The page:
Selective Sanctions help US Agricultural Inefficiencies

Jerry Grey
6 min readDec 12, 2021

Last year, the US Senate passed a Bill banning goods from Xinjiang, this Bill wasn’t enforceable until it passed through Congress, which it just did. Now, House of Representatives Bill H.R 6210[1] will be signed into law by Joe Biden and it means that all products with a connection to Xinjiang will be banned. This is not because forced labour can be proven but if there’s a single part of their production or manufacturing process that took place in Xinjiang, or confusingly; can’t be proven NOT to have taken place in Xinjiang.

A “Forced Labour Enforcement Task Force” has been set up to assess the available information, report strategies, provide guidelines and give advice on how border control, customs and importing companies can avoid Xinjiang products. What they won’t do is visit and ask questions inside of Xinjiang.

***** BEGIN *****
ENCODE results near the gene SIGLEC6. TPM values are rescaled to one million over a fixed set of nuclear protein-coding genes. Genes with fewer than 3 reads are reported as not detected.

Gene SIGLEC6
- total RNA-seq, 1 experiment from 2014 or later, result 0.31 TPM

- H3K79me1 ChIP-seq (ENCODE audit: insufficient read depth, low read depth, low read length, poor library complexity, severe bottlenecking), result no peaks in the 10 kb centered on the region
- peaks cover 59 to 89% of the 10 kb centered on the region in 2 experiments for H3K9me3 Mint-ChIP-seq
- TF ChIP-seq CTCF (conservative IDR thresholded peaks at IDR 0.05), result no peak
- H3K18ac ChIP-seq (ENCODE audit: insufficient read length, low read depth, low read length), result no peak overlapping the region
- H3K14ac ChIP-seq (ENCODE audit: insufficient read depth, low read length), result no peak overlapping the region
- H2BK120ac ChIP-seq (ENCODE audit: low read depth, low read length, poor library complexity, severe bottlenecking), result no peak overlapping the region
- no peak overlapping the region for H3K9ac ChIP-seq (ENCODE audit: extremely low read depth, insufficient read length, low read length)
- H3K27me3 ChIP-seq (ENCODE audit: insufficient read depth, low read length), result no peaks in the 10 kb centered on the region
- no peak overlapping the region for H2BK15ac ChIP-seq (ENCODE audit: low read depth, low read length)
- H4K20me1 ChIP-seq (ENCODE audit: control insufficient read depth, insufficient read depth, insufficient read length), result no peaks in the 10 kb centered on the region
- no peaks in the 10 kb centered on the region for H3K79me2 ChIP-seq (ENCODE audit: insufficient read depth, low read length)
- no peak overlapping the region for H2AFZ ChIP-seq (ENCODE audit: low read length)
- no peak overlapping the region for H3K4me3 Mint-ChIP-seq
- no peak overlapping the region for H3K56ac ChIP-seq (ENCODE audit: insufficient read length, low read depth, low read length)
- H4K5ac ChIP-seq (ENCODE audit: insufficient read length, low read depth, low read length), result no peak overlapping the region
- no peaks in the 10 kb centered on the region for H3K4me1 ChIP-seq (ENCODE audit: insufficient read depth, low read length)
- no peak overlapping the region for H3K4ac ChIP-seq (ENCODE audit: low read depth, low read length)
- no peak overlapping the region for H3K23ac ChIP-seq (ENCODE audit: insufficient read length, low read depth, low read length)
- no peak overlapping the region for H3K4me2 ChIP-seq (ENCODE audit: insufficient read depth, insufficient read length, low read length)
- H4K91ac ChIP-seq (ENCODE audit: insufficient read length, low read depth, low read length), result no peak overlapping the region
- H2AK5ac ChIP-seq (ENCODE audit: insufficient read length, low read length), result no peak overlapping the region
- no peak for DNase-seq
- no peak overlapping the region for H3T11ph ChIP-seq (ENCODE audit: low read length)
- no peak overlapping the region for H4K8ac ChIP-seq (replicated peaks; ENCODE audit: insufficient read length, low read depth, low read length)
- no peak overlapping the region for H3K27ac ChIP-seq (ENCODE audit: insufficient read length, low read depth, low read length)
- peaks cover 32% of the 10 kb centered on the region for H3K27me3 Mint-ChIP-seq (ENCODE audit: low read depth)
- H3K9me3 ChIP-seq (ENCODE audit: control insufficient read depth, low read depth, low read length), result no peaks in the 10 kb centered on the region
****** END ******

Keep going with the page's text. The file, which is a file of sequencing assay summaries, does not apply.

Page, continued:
Nor will they ask questions of non-profit organisations such as Better Cotton Initiative (BCI) who, until recently, had offices and staff in Xinjiang for the sole purpose of advising and reporting to the cotton industry that products harvested in the region were not only sustainable but ethical too. And, after 8 years of doing so have never reported a single incident of forced labour, labour malpractice or anything else that might constitute cause for concern. The reason they no longer operate inside of Xinjiang is because the Chair of their organisation, Marc Lewkowitz[2], happens to also be the CEO of a massive US cotton brand called Supima.

Supima is the marketing organisation of a brand of American cotton called Pima, a direct competitor to the type of cotton grown in Xinjiang and, in a clear conflict of interest, current Chair, Marc Lewkowitz has instructed the staff in China to pull out of Xinjiang: “because of concerns”. Not because of evidence because there has never been any. It can’t be seen as a lucky coincidence that the sales of Pima cotton, which were declining have now rebounded.